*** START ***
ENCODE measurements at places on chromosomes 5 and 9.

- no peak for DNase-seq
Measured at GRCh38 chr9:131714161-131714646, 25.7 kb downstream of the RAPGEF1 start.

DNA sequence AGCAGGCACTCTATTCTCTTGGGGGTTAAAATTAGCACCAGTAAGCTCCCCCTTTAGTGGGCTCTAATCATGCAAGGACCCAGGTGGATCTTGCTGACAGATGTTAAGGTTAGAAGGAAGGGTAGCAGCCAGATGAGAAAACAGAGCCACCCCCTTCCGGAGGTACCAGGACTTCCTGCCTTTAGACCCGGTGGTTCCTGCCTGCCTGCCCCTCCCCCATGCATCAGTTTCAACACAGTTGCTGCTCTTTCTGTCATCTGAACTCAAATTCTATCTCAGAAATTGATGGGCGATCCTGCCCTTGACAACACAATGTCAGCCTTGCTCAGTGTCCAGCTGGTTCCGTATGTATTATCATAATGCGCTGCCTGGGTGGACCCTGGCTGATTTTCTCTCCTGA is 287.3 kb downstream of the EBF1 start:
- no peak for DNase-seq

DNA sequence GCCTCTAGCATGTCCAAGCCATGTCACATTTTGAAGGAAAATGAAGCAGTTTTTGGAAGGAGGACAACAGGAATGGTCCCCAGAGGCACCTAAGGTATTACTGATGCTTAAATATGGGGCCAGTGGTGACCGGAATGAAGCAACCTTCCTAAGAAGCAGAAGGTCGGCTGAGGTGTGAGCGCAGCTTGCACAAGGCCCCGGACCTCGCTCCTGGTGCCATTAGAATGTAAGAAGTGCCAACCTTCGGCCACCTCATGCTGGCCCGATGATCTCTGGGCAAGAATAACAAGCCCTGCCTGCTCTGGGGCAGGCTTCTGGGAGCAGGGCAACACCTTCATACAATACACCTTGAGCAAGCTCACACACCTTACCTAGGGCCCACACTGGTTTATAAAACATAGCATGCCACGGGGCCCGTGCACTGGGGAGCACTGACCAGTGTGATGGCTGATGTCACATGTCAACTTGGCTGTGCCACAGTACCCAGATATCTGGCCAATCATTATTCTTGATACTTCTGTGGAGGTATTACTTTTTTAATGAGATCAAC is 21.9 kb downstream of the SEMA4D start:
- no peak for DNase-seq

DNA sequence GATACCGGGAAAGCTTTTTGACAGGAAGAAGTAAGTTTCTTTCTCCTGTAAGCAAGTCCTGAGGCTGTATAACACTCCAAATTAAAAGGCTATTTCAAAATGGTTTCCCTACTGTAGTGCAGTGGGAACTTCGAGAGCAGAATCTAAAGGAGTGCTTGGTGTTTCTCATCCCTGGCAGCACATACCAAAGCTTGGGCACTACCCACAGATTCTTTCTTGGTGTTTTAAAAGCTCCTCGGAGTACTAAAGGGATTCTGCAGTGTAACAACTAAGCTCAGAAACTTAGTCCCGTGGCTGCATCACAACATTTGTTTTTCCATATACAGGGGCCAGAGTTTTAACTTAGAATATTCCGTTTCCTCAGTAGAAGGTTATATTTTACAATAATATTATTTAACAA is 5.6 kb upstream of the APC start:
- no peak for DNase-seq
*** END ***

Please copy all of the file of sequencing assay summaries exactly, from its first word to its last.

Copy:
ENCODE measurements at places on chromosomes 5 and 9.

- no peak for DNase-seq
Measured at GRCh38 chr9:131714161-131714646, 25.7 kb downstream of the RAPGEF1 start.

DNA sequence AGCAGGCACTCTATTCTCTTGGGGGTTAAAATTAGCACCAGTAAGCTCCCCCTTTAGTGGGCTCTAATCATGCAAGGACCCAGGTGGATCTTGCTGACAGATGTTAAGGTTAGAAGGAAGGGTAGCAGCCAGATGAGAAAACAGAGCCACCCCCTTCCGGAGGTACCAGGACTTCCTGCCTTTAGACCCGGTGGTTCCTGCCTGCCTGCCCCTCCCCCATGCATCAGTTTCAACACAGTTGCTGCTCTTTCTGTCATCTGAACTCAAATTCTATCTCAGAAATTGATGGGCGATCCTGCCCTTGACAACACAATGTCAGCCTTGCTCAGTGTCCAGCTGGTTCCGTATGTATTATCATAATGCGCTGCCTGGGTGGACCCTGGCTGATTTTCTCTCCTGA is 287.3 kb downstream of the EBF1 start:
- no peak for DNase-seq

DNA sequence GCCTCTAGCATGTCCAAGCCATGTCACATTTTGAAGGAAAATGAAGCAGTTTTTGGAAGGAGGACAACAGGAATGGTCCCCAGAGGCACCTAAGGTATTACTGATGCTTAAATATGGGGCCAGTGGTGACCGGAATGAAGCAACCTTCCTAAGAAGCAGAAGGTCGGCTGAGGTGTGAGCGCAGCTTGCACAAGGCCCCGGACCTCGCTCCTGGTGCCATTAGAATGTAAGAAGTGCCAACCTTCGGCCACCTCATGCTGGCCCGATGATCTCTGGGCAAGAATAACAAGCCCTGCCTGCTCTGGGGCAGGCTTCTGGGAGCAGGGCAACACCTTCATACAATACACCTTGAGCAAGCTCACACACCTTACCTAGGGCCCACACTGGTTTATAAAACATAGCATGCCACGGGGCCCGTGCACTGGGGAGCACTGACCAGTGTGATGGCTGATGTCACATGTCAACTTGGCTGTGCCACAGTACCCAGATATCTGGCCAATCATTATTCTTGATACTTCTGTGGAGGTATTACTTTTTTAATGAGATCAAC is 21.9 kb downstream of the SEMA4D start:
- no peak for DNase-seq

DNA sequence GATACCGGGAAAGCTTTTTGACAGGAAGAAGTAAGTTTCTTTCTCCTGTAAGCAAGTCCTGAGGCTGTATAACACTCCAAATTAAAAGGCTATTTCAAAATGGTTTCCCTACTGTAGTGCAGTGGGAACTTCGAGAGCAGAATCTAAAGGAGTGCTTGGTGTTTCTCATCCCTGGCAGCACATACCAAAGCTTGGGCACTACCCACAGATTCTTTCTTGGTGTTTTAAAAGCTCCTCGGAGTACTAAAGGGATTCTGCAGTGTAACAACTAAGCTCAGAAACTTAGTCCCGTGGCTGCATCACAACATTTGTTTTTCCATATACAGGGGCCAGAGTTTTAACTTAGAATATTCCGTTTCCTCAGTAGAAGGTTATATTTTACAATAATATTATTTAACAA is 5.6 kb upstream of the APC start:
- no peak for DNase-seq